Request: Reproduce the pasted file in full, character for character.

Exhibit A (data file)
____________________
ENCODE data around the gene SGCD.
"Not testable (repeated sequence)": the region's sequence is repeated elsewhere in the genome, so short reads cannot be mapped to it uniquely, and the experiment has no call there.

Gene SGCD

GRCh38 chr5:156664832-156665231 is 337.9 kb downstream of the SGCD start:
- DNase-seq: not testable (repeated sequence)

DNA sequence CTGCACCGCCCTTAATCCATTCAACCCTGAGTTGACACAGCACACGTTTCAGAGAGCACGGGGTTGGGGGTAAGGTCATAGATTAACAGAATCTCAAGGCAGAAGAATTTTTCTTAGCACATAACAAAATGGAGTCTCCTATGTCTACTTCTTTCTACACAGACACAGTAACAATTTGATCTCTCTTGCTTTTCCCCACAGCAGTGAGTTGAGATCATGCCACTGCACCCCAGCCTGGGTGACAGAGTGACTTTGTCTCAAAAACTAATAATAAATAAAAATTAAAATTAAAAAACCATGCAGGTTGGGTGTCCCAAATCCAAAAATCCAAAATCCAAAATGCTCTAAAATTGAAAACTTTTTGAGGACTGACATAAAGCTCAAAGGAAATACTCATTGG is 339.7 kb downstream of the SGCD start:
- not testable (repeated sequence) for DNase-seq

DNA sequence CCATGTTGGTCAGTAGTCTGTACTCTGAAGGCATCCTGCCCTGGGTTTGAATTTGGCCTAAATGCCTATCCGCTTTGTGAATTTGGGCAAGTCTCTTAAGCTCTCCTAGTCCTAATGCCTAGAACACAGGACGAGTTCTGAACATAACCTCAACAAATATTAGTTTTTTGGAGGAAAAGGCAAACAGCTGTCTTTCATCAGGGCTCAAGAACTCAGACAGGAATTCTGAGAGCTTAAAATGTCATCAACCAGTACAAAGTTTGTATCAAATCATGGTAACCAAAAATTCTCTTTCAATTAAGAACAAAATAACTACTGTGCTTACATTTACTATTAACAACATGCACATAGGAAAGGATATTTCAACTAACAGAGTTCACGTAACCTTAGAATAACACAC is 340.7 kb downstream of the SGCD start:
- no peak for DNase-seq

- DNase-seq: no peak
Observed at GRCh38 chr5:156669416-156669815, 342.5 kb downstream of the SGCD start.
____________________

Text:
ENCODE data around the gene SGCD.
"Not testable (repeated sequence)": the region's sequence is repeated elsewhere in the genome, so short reads cannot be mapped to it uniquely, and the experiment has no call there.

Gene SGCD

GRCh38 chr5:156664832-156665231 is 337.9 kb downstream of the SGCD start:
- DNase-seq: not testable (repeated sequence)

DNA sequence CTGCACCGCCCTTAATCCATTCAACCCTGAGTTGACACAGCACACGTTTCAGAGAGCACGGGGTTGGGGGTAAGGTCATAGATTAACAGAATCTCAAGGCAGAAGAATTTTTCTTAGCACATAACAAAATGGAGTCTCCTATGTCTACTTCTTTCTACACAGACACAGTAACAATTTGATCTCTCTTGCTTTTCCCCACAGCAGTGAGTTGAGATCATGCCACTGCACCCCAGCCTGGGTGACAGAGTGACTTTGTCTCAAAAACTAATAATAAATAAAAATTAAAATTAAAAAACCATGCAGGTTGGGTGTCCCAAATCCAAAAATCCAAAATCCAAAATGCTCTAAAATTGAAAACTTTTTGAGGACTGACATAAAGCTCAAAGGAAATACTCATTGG is 339.7 kb downstream of the SGCD start:
- not testable (repeated sequence) for DNase-seq

DNA sequence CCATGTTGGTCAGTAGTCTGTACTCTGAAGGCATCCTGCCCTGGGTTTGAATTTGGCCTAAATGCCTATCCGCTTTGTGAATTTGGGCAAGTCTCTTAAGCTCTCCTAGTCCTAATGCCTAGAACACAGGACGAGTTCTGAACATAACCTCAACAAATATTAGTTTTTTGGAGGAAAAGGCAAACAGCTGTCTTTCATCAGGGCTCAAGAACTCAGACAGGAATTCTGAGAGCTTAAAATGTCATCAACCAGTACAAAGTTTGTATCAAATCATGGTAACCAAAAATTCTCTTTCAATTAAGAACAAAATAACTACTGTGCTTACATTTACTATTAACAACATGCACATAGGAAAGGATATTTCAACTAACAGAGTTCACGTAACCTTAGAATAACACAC is 340.7 kb downstream of the SGCD start:
- no peak for DNase-seq

- DNase-seq: no peak
Observed at GRCh38 chr5:156669416-156669815, 342.5 kb downstream of the SGCD start.